When the government unveiled a plan for providing essential medicines free of charge in all public health facilities in the country, the step was considered a game changer. However, since its announcement, the free medicines initiative seems to have gone onto the backburner; as it stands now, it has been drowned under the other big-ticket public welfare announcements the government made recently.

The free medicines initiative is a welcome step towards universalization of healthcare in India, considering that expenditure on medicines makes up for nearly one-third of the total healthcare spending by an average household. While it is true that many other factors, including some obvious ones such as availability of safe drinking water and hygienic sanitation, can contribute handsomely towards improving the overall public health conditions, yawning deficiencies in access to such facilities has resulted in excessive dependence on medicines. For millions of Indians, curative healthcare is the stark reality and preventive healthcare a cherished dream.

It is hardly surprising, therefore, that the focus of the debate on healthcare in India should be on access to medicines at affordable prices. Policymakers have long recognized the importance of this issue and in so doing took proactive steps several decades ago to ensure that India develops a strong domestic pharmaceutical industry. Those responsible for charting the destiny of this country in the early years after independence recognized that the pharmaceutical industry the world over was being driven by a small set of global companies that were using their patent monopoly to keep a stranglehold over the market. During these years, Indian consumers had to pay a heavy price: a sub-committee of the US senate reported in 1963 that prices of pharmaceutical products in India were among the highest in the world.

What followed were deliberate attempts to promote a domestic pharmaceutical industry. The building block of these attempts was the Indianization of the colonial Patents and Designs Act of 1911. The new law enacted in 1970 helped the generic pharmaceutical industry take root and within the next two decades, India could boast of the largest generic pharmaceutical industry in the developing world. This industry not only provided the cheapest formulations to patients in India, it provided affordable medicines to patients in Africa afflicted by HIV/AIDS, tuberculosis and malaria. More importantly, the presence of generic producers changed the dynamics of markets for pharmaceutical products as market leaders were forced to moderate the high prices they were charging for medicines to treat the diseases.

As the government of India rolls out its free medicines initiative, it needs to understand that the only way this programme can be successful is to ensure the domestic industry is able to provide generic medicines at affordable prices. For a government that is trying to rein in its bulging expenditure, availability of essential medicines at affordable prices should be of prime importance. The onus is, therefore, on the government of India to ensure that the country’s generic industry is nurtured well so that it can keep up the supplies needed to effectively implement the free medicines initiative.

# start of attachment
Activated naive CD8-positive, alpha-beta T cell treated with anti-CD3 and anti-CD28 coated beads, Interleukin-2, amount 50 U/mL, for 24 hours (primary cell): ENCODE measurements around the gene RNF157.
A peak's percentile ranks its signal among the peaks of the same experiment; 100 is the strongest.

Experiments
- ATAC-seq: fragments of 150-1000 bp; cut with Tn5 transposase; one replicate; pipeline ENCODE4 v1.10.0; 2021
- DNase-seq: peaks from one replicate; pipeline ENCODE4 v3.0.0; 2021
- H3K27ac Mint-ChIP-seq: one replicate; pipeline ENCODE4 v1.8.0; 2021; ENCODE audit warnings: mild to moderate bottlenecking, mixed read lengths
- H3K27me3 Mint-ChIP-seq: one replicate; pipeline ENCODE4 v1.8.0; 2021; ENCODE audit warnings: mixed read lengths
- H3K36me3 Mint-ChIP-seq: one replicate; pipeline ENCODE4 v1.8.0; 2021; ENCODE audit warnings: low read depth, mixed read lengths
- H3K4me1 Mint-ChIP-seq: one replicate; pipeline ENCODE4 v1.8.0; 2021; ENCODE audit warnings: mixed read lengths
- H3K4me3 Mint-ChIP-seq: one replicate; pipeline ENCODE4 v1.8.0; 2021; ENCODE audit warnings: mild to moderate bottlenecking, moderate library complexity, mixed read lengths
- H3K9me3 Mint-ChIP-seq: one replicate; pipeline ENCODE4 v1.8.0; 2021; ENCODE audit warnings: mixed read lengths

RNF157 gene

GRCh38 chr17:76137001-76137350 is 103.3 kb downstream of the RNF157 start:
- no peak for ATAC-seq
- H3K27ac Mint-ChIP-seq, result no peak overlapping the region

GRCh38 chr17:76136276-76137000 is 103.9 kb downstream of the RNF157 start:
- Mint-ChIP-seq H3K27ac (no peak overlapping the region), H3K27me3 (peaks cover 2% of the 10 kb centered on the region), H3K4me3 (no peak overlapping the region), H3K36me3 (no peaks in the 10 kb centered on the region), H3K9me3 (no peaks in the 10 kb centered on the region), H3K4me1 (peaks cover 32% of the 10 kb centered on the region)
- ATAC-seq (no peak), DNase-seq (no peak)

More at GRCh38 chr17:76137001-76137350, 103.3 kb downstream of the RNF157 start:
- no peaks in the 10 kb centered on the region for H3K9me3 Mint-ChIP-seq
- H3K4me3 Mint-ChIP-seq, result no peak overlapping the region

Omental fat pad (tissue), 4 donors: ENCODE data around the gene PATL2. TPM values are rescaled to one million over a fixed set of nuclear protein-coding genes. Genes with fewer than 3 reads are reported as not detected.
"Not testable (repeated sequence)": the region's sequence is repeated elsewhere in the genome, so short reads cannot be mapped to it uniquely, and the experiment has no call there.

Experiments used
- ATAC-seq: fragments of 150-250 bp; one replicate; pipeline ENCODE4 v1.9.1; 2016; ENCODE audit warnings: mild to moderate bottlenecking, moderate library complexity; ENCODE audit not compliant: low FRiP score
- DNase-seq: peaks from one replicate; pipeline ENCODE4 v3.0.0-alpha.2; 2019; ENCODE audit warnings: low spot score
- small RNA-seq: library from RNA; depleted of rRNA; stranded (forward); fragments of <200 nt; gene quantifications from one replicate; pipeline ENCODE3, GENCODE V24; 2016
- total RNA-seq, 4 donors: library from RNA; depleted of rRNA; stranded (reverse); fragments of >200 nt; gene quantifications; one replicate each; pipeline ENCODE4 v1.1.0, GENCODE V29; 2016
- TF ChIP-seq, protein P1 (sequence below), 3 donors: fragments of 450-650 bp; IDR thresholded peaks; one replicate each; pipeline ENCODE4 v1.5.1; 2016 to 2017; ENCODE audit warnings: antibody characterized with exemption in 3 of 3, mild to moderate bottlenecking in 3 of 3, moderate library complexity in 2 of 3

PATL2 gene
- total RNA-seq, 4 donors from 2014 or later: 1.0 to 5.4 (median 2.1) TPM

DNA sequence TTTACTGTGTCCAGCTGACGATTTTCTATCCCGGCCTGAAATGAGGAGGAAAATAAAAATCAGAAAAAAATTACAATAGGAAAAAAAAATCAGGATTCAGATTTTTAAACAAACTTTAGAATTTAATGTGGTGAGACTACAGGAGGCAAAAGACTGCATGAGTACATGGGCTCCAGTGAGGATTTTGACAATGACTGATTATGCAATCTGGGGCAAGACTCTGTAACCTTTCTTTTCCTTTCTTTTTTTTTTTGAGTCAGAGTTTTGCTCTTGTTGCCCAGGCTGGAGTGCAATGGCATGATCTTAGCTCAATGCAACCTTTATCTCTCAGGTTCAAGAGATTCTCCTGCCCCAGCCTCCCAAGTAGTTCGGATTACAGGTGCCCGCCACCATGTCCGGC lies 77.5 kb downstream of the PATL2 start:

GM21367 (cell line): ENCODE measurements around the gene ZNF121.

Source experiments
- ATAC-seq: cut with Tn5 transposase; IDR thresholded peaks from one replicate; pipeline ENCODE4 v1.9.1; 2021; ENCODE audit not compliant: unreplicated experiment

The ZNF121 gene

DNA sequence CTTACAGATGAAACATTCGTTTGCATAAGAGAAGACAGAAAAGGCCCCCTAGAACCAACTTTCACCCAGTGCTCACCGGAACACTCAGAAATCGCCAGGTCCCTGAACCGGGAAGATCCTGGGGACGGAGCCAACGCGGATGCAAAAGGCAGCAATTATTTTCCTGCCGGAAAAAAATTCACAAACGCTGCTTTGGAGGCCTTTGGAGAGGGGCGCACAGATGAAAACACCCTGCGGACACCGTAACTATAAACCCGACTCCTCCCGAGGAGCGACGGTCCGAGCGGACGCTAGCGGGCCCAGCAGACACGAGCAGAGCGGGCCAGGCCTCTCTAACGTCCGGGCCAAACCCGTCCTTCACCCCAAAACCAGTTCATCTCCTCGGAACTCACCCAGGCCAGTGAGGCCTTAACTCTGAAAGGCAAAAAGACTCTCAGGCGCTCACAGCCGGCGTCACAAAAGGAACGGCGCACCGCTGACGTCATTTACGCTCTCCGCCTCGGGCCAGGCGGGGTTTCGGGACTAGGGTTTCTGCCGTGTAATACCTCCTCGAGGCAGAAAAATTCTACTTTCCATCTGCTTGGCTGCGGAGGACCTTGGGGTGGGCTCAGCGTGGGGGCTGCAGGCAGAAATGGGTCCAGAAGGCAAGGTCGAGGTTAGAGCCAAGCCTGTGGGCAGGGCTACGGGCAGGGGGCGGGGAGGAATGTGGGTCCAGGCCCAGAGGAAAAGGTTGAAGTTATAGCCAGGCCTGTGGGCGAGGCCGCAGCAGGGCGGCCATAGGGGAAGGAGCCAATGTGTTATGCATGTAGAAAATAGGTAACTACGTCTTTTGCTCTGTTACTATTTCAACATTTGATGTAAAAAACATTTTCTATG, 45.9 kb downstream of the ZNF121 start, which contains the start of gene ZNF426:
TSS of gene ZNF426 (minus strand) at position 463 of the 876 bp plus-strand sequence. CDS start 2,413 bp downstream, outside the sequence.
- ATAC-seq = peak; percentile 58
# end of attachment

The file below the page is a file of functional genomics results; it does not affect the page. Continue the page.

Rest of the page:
It is imperative to nurture the generic pharmaceutical industry given the uncertainties facing the industry stemming from the spate of takeovers. The government should respond to this development with alacrity for the country can ill-afford to lose the industry that can contribute to the improvement of the health of its populace. A number of recent reports have alluded to the increasing disease burden of India’s population, besides reporting that in respect of the health indicators figuring in the millennium development goals, India needs to tighten its belt.

What must the government do to provide a sense of security to the generic pharmaceutical producers? The first step should be to formulate a policy that considers the imperatives of a strong a viable generic industry. It is important that this policy take a medium-term perspective so that the foundations of this industry can be strengthened. For doing so, plans will have to be put in place to ensure that the pharmaceutical industry in India is built from the basic stage of production. This, in other words, implies that the industry does not merely produce formulations, but produces the active pharmaceutical ingredients (APIs) as well. It should be pointed out that one of the major weaknesses that India’s generic industry has developed in recent years is its increasing dependence on countries such as China for APIs. This trend needs to be reversed by taking urgent steps to increase domestic production of APIs.

The most formidable challenge is undoubtedly to ensure that not only do the existing generic pharmaceutical producers pledge continued commitment to the industry, new investors should also feel motivated to commit to the development of the generic pharmaceutical industry in India. For this to happen, the government needs to play a proactive role to protect the interests of generic producers, particularly against hostile takeovers. If US lawmakers can prevent takeovers of their petroleum firms in the interest of national security, why can’t the Indian government take similar steps to ensure the health of its population?

Biswajit Dhar is director general at Research and Information System for Developing Countries, New Delhi.